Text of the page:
Pomona's press release for the book:

Footnote* is clever, funny and irreverent—a story about a boy from the redbrick clichés of smalltown England reconciling Mormonism and punk rock, industrial courtesy and political insurrection.

He finds a guitar, anarchism and art terrorism and, after years (and years and years) of earnest, determined, honest-to-goodness slogging, his pop group† makes it big; that’s BIG with a megaphone actually. They write a song that has the whole world singing and, funnily enough, it’s an admirable summary of a life well lived—about getting knocked down and getting back up again.

Meanwhile, there’s a whole world still happening: authentic lives carefully drawn, emotional but not sentimental and always with a writer’s eye for detail. Footnote is not another plodding rock memoir but a compassionate, critical and sometimes cynical account of a life steeped in pop culture, lower division football and putting the world to rights.

* See page 293

Here (left) is the original (unused) front cover of the book - me as a cheeky 17-year-old in a Burnley photobooth. Writing the book was a balancing act between  trying to write a history of the band but wanting to make it personal. It came about because, after 'Tubthumping', we had a couple of people writing to the band to suggest that they write Chumbawamba's biography. We had discussions about it in our regular meetings and decided that if anyone was going to write a book about the band, it needed to be one of us.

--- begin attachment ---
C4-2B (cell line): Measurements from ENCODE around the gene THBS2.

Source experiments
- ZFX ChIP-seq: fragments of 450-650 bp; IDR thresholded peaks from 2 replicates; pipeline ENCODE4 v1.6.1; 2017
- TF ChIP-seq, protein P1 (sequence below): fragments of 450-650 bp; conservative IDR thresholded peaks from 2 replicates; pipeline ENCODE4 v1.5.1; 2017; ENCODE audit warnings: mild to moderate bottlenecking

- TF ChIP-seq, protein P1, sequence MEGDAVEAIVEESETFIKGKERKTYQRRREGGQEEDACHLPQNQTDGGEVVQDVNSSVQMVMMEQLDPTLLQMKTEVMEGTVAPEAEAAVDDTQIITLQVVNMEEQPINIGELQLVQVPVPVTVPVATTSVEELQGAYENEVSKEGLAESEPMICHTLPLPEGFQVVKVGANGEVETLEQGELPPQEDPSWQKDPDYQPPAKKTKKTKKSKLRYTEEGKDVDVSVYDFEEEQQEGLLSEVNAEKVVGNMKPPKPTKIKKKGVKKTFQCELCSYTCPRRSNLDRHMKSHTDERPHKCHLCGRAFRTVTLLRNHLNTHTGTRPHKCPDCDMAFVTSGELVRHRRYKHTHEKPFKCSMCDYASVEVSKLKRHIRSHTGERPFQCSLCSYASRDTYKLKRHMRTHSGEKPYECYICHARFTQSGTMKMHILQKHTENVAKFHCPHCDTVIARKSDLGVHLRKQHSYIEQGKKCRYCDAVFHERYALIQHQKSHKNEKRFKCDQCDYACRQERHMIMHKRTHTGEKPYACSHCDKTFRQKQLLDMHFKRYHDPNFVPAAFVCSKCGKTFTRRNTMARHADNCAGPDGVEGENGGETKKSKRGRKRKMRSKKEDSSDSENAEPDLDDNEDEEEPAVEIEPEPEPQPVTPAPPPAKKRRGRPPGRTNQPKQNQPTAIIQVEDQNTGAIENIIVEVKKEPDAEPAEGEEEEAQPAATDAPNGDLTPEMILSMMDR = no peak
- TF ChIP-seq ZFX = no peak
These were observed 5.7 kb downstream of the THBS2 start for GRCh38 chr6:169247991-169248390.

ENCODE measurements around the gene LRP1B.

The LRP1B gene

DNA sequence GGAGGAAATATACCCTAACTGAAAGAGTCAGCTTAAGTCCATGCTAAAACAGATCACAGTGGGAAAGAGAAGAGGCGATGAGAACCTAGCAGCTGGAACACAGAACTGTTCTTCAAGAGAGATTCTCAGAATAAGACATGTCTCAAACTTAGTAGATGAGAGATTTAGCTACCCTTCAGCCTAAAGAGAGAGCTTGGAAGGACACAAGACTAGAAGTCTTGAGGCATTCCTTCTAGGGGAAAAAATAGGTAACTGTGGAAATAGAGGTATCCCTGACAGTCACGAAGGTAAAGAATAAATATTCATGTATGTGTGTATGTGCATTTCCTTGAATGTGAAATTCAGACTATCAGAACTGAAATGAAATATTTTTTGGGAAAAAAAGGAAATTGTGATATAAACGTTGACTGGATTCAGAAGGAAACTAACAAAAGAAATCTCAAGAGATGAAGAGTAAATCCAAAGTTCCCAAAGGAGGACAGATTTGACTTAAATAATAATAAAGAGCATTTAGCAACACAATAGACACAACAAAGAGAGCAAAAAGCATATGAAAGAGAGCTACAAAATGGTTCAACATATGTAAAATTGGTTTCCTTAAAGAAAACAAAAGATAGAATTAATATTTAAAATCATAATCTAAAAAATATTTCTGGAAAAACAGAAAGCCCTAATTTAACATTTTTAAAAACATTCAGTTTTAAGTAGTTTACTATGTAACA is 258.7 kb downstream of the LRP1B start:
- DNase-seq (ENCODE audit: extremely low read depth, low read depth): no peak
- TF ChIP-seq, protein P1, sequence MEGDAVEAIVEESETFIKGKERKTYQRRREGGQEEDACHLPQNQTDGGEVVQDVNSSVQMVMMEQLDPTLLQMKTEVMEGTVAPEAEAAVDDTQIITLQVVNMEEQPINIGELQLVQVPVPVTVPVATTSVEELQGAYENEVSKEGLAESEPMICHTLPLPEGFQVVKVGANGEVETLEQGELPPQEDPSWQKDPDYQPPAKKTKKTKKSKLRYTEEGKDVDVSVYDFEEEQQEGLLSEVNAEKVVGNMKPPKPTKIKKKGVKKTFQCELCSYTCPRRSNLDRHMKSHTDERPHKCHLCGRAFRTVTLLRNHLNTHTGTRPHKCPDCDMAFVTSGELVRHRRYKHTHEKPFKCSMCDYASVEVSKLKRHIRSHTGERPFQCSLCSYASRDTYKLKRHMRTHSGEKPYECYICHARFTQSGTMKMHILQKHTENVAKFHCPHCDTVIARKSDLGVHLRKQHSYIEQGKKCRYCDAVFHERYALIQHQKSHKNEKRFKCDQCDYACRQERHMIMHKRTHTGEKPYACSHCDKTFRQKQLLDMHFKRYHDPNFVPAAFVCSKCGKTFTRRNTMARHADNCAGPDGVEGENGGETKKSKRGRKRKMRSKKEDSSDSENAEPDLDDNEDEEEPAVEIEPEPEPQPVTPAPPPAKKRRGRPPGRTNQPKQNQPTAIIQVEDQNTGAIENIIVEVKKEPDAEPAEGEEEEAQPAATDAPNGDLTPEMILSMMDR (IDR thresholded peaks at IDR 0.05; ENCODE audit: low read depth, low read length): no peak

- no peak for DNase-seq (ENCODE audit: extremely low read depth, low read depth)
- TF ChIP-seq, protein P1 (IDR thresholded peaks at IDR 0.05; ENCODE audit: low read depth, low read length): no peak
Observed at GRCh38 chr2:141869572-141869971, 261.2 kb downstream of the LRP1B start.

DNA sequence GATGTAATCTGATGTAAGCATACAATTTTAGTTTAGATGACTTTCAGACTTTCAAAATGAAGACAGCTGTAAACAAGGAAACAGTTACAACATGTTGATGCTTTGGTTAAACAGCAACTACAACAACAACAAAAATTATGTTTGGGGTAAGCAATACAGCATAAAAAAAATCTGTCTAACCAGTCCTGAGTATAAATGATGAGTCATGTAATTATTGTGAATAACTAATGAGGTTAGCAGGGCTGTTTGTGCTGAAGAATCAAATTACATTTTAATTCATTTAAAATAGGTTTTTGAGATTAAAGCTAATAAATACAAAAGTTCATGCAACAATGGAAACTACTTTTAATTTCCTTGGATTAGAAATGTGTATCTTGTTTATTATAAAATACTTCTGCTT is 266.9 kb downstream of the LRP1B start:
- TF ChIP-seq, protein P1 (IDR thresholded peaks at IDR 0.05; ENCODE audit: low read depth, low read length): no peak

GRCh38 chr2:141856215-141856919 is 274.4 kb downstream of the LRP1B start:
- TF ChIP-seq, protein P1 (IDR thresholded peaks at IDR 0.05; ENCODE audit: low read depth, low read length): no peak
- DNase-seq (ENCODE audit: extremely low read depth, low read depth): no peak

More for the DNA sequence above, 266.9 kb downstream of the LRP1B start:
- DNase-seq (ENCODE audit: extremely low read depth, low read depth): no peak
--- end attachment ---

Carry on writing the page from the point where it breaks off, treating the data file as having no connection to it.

Alice and Danbert, Chumbawamba's regular writers apart from me, didn't jump at the chance, so I did. I was determined not to make it a chronological history of a bunch of people playing music: I wanted to write a book about northern working-class culture and politics, too. 

And here, a belated thanks to Mark Hodkinson at Pomona, who had the belief, the faith and the heart to make Footnote happen.

Footnote is now sold out of its print run – but there are copies available via the Chumbawamba website. 

There are two rules I've always tried to live by: turn left, if you're supposed to turn right; go through any door that you're not supposed to enter. It's the only way to fight your way through to any kind of authentic feeling in a world beset by fakery. (Malcolm Mclaren)